Lewis Hamilton began his quest for a record-equalling seventh world title by topping the times on Friday as Formula One roared back with a full day's practice for the belated season-opening Austrian Grand Prix.
Three months after the cancelled traditional curtain-raiser in Australia and six months on from the last race, it was business as usual from the dominant 'black arrows' Mercedes men with Valtteri Bottas next fastest as the sport re-started after its longest off-season.
Hamilton, in commanding form in both the morning and afternoon sessions, was quickest in one minute and 4.304 seconds to lead Bottas by 0.197 seconds and third-placed Sergio Perez, in Racing Point's pink Mercedes, by 0.657.
Sebastian Vettel, in his last season with Ferrari, was fourth for the Italian outfit ahead of McLaren-bound Daniel Ricciardo of Renault and Lando Norris of McLaren.
Lance Stroll, in the second Racing Point car, modelled on the hugely-successful 2019 title-winning Mercedes, was seventh ahead of Red Bull's Max Verstappen, Charles Leclerc in the second Ferrari and his future team-mate Carlos Sainz of McLaren.
The long-awaited track action brought an end to Formula One's longest break following the lifting of lockdown restrictions in Europe caused by the Covid-19 pandemic.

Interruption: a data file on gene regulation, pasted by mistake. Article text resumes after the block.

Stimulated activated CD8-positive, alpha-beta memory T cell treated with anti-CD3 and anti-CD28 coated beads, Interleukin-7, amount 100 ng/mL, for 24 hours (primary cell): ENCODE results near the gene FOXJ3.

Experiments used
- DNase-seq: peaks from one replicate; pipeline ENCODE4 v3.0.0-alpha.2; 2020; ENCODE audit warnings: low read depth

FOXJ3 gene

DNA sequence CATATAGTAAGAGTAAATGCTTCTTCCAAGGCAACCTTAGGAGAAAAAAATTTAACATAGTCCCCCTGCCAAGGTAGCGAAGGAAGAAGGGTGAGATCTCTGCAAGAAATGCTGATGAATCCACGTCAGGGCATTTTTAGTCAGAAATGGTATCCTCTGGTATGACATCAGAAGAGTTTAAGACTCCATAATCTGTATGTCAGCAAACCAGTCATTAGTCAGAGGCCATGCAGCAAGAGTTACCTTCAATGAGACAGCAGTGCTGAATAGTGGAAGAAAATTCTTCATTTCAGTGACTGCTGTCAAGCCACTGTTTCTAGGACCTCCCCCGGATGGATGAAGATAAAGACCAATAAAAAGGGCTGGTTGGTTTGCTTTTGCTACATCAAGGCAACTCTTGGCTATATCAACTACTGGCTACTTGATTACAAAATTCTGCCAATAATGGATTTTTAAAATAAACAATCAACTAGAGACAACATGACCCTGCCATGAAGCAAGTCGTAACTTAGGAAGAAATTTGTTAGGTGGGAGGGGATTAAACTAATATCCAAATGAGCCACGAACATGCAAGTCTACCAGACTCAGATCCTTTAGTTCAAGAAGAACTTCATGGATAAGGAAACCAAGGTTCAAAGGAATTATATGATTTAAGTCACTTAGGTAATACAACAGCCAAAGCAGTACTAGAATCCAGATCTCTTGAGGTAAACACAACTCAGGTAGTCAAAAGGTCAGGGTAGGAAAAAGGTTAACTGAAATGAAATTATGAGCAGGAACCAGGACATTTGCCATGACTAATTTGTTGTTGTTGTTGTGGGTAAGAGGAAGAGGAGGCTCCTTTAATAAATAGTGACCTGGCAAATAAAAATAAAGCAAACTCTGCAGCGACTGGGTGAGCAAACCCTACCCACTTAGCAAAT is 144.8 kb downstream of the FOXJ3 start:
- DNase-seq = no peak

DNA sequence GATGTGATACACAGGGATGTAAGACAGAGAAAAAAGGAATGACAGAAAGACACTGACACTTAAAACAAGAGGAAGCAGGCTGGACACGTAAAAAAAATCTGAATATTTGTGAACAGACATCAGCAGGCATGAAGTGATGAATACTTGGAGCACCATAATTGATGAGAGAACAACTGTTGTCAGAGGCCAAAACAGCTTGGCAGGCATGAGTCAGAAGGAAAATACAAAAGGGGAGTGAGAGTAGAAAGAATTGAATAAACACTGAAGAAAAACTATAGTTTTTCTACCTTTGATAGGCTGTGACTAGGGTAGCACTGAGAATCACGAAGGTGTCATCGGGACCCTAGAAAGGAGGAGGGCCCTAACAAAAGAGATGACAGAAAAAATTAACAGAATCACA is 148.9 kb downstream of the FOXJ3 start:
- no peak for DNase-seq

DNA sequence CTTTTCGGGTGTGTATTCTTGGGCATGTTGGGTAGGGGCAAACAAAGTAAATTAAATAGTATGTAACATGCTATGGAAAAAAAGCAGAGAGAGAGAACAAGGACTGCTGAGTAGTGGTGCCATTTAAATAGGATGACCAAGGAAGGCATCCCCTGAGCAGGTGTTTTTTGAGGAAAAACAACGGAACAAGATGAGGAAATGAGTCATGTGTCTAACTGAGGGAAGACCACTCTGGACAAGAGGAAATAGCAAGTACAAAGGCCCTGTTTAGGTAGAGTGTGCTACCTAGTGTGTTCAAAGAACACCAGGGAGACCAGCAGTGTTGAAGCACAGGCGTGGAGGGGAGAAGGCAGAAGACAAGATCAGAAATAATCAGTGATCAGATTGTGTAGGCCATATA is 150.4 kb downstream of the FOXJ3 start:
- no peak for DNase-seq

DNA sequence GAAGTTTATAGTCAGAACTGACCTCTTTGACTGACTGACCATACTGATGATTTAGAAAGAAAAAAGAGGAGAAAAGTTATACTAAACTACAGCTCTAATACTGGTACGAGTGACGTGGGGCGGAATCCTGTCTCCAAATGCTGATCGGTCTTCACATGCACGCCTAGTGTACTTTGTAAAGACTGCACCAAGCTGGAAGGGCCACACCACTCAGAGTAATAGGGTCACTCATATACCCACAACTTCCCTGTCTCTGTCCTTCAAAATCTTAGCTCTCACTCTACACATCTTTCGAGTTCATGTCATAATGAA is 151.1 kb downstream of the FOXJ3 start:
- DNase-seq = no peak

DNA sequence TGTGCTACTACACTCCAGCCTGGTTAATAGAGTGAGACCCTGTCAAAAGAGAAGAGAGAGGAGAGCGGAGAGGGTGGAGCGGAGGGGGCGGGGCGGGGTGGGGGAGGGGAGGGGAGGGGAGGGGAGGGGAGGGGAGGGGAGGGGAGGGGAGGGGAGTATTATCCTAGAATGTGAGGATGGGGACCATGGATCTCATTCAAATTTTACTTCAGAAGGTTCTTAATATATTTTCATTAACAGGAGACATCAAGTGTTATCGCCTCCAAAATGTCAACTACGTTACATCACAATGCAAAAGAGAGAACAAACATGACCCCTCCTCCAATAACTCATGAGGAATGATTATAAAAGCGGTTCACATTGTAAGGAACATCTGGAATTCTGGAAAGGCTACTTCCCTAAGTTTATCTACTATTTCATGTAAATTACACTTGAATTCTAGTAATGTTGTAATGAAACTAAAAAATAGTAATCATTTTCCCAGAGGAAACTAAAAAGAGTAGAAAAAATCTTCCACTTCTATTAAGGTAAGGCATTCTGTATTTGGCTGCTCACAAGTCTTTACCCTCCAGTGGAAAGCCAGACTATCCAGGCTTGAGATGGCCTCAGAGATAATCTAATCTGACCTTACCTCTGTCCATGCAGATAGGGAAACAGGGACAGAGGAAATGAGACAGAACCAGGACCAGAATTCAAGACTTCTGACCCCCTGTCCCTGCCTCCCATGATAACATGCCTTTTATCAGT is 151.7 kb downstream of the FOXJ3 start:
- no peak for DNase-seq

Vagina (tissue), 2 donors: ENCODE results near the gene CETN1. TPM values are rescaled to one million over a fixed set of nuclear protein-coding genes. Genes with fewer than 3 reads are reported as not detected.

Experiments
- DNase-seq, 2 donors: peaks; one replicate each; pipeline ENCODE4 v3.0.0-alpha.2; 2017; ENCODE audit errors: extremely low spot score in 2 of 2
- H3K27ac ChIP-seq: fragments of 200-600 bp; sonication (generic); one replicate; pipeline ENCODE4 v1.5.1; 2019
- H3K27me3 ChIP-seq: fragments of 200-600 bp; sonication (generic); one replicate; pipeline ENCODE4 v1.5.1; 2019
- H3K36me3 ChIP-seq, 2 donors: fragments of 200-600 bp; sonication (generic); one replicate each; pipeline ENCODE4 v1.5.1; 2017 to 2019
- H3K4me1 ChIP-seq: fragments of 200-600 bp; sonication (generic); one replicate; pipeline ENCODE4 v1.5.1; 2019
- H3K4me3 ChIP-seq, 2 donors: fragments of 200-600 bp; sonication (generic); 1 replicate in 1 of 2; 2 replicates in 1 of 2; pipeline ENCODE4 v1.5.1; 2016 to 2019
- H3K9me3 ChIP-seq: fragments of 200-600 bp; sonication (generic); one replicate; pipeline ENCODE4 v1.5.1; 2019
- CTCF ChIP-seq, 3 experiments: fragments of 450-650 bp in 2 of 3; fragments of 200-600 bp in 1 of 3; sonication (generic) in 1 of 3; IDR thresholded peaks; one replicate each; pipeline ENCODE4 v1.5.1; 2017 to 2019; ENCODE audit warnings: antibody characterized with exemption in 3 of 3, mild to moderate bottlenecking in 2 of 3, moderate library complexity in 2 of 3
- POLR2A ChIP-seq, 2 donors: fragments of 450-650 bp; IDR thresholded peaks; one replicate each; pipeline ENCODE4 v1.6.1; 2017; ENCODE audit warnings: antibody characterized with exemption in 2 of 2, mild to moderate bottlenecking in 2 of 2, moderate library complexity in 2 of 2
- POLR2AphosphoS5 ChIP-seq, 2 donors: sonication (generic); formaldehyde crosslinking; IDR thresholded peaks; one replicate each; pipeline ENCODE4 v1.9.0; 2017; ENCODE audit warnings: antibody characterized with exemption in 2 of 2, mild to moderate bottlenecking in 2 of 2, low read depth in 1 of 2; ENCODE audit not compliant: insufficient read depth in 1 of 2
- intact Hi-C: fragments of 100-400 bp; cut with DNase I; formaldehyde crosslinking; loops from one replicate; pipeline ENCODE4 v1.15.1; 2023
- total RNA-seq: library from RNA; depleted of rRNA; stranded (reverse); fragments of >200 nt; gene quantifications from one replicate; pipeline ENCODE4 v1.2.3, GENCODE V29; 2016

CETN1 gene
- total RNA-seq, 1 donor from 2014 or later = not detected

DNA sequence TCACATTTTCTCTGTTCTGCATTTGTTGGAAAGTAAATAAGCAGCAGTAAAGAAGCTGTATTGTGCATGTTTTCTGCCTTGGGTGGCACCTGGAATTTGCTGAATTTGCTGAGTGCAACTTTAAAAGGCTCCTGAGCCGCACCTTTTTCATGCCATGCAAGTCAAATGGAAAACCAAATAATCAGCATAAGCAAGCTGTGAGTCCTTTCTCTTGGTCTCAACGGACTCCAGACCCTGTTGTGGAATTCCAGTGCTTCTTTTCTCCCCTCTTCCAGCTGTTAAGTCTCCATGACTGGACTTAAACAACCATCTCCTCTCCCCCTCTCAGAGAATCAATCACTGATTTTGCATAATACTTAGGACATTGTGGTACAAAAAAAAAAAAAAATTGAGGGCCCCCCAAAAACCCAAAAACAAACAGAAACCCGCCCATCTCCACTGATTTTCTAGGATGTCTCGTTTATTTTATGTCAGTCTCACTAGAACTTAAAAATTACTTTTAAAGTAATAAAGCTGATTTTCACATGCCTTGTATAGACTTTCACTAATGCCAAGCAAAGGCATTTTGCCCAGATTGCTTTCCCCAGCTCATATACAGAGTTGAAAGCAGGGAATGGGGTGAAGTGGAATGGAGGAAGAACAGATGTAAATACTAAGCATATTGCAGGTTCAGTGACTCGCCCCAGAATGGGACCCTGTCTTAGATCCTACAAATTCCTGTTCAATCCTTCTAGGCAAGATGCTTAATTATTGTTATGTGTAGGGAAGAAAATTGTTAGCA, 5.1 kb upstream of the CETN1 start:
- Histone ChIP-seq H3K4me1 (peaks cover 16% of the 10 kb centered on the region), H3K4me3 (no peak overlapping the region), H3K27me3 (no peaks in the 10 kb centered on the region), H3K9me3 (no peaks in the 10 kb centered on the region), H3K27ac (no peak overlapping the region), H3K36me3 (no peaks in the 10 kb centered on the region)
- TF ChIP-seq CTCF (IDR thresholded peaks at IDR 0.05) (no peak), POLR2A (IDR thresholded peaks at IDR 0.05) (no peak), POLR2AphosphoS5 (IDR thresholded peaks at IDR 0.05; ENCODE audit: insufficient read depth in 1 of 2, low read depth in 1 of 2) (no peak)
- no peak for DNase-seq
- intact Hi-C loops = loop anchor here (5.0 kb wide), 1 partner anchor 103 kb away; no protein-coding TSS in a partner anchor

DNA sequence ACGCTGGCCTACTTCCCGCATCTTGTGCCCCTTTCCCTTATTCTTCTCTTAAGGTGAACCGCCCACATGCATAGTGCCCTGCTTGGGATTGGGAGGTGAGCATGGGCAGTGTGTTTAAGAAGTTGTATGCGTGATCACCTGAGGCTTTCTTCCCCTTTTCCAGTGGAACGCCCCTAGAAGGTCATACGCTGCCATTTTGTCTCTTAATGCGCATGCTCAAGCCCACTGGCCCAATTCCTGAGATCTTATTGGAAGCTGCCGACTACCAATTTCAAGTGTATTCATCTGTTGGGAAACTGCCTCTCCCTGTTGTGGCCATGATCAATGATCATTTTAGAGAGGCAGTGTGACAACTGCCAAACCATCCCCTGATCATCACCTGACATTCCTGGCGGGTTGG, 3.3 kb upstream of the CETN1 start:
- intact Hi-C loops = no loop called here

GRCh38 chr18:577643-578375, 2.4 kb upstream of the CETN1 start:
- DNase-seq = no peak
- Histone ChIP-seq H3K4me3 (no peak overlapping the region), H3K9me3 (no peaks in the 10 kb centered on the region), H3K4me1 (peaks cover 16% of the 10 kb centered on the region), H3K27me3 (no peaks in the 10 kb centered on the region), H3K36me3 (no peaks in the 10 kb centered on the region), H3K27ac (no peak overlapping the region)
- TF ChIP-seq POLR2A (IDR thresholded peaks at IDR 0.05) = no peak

Hamilton, who has been an outspoken supporter of the campaign for equality and diversity since the death of American George Floyd last month, revealed a statement 'Black Lives Matter' helmet before climbing into his Mercedes.
His Mercedes W11 car was also running in revised new black livery, instead of the team's traditional silver, with a message to 'End Racism' on the halo.
"For a long time, we've been planning for the livery change for the car, for the (driver) suit change and I have also designed my helmet in black," said Hamilton, speaking on a video released on social media.
"Normally, my helmet is white, my suit is white and obviously the car is in silver. This is why - it's the whole reason that the helmet has changed its colour and the suit and the car.
"It's supporting equality, above all, and just really continuing to solidify that important message as we currently have 'the mic' and people are starting to listen. So, it's an opportunity to push that message and really hold people accountable.
"It's not good enough, even if someone says to you 'we've been doing something' or 'we've been trying'. They need to try harder because it is still a big issue that the world is fighting 60 years later, after Martin Luther King was fighting for it and gave his life."